DAVAO CITY—The academic community is pushing for agri-tourism as a key to economic growth.
President Benigno Aquino III, in last month’s Euromoney Philippine Investment Forum, said his administration’s priority investment sectors—agriculture, tourism and infrastructure—would spell “inclusive growth” in the coming years.
“We’re headed for ‘inclusive growth,’” the President said.
Miguela Mena, Dean of the University of the Philippines Asian Institute of Tourism (UP-AIT), said the combination of agriculture and tourism “presents a massive potential for economic development in rural areas.”
“The future development of agri-tourism in the country must be pursued with due emphasis on science if it is to take on a strategic relevance to national development,” said UP Los Baños Chancellor Rex Victor Cruz.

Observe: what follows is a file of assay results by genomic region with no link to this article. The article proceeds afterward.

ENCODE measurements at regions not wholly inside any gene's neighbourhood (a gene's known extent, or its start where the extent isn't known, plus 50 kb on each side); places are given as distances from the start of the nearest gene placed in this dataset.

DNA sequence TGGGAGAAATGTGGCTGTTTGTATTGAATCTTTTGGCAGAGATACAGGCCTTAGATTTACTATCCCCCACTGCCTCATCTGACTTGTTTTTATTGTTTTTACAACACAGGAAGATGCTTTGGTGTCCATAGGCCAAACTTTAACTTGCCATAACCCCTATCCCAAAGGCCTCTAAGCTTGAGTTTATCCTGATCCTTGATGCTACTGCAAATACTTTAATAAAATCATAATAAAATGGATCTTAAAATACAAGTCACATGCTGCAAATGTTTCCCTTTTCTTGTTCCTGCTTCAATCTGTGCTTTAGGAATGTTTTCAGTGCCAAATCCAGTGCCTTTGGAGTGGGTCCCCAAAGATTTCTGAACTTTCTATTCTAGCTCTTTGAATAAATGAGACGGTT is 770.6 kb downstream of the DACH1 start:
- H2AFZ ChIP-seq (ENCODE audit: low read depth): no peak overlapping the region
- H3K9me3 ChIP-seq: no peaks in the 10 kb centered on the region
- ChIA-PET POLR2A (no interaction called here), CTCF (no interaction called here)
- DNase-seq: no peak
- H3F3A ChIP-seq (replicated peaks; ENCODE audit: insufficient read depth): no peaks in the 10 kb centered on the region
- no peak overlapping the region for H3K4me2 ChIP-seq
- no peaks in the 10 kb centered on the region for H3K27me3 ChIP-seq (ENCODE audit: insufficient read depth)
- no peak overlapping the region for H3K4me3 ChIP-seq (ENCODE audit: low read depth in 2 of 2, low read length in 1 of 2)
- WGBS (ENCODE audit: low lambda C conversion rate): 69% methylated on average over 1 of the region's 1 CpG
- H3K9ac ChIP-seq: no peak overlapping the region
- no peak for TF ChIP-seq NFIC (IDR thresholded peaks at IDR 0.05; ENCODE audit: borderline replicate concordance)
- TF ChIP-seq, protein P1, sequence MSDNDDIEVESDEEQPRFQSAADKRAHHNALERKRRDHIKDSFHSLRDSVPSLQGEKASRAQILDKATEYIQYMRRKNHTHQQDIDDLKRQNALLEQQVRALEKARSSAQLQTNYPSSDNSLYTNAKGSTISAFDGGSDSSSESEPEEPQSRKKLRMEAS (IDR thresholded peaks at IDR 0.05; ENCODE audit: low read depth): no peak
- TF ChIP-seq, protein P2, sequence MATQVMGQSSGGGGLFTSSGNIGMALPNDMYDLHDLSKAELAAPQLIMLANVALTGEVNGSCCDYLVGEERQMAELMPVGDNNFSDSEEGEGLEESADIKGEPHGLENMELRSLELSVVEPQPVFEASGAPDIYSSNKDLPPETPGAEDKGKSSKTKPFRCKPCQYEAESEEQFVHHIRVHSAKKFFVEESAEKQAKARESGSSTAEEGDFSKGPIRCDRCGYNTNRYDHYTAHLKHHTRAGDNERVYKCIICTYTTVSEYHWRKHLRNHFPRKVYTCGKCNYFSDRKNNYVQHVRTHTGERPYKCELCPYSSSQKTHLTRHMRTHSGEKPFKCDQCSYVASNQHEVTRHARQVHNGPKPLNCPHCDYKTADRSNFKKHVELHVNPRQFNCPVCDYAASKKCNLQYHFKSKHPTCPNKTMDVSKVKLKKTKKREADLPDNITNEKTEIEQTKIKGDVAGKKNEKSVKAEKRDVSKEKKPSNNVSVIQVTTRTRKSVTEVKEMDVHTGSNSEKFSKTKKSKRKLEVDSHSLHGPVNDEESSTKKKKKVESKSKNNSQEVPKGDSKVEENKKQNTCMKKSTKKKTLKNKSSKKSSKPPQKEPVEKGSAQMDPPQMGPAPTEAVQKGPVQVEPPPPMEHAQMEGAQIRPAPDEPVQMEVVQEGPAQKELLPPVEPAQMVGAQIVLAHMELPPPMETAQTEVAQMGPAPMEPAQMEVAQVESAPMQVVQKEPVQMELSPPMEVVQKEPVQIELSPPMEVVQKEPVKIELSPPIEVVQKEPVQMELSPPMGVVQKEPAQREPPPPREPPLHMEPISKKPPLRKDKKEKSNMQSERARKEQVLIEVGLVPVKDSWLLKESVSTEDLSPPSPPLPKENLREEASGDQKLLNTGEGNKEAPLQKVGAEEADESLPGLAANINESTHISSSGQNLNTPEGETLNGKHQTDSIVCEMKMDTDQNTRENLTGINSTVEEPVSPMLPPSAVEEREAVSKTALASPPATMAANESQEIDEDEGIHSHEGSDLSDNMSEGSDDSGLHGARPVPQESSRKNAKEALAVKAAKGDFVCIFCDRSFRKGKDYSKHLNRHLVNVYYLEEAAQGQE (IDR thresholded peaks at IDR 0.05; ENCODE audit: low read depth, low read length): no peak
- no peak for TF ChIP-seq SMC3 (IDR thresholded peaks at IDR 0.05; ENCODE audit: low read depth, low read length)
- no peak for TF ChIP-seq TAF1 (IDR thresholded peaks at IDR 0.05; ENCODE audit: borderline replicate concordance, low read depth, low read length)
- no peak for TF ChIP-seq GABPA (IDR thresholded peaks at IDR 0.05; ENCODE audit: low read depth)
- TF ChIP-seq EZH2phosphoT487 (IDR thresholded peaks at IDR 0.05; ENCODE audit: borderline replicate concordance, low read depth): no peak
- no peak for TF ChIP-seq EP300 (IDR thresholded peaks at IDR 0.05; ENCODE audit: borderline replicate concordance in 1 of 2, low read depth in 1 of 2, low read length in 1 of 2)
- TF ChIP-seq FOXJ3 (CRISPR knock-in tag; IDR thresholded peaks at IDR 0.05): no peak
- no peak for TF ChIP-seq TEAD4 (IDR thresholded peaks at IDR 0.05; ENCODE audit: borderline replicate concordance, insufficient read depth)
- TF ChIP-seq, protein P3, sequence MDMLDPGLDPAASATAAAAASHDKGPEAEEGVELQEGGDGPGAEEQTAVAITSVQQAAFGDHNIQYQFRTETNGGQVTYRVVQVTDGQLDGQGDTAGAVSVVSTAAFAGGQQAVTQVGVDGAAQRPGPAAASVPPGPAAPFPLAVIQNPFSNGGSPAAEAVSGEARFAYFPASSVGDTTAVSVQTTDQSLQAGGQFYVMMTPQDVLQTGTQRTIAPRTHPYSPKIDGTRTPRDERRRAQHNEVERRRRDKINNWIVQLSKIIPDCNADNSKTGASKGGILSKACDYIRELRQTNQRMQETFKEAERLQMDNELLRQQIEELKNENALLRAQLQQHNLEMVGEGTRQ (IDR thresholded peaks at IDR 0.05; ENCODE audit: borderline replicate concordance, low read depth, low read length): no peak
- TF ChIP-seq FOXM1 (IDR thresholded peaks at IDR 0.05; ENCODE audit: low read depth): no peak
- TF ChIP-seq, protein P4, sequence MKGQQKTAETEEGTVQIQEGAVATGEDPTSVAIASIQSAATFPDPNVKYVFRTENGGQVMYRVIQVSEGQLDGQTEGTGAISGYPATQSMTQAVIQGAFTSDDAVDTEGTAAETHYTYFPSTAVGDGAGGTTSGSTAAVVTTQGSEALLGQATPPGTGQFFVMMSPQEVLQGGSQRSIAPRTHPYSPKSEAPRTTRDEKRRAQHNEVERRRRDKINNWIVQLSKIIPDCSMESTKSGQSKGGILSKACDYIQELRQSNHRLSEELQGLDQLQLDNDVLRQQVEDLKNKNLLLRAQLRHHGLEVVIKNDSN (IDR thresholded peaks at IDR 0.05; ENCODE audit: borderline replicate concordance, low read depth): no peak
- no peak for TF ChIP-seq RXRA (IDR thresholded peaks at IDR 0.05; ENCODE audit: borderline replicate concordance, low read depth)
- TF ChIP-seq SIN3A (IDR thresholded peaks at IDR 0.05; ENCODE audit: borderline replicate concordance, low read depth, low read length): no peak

UP-AIT professor Eli Paolo Fresnoza, who was a presenter in last year’s First National Agritourism Research Conference in the Philippines, also enumerated the many benefits of a strong agri-tourism sector, to include among others: wealth creation in and rejuvenation of hinterland economies, job generation and higher income for farmers, and food security.
During the February Philippine Development Forum hosted by the World Bank, local and foreign participants mentioned agri-tourism as a major factor in an “all-inclusive” development, or one where the presence of jobs and livelihood opportunities are felt by the public.
One of the areas tagged as ideal for agri-tourism is Bukidnon, which is host to vast pineapple and coffee plantations. Aside from Bukidnon, tagged as agri-tourism areas are the strawberry and organic vegetable farms of Benguet and farms in Batangas.
At the World Bank forum, participants agreed that at least 14.6 million jobs would be created by 2016 if the business environment, especially for agriculture and tourism, is improved. Nico Alconaba, Inquirer Mindanao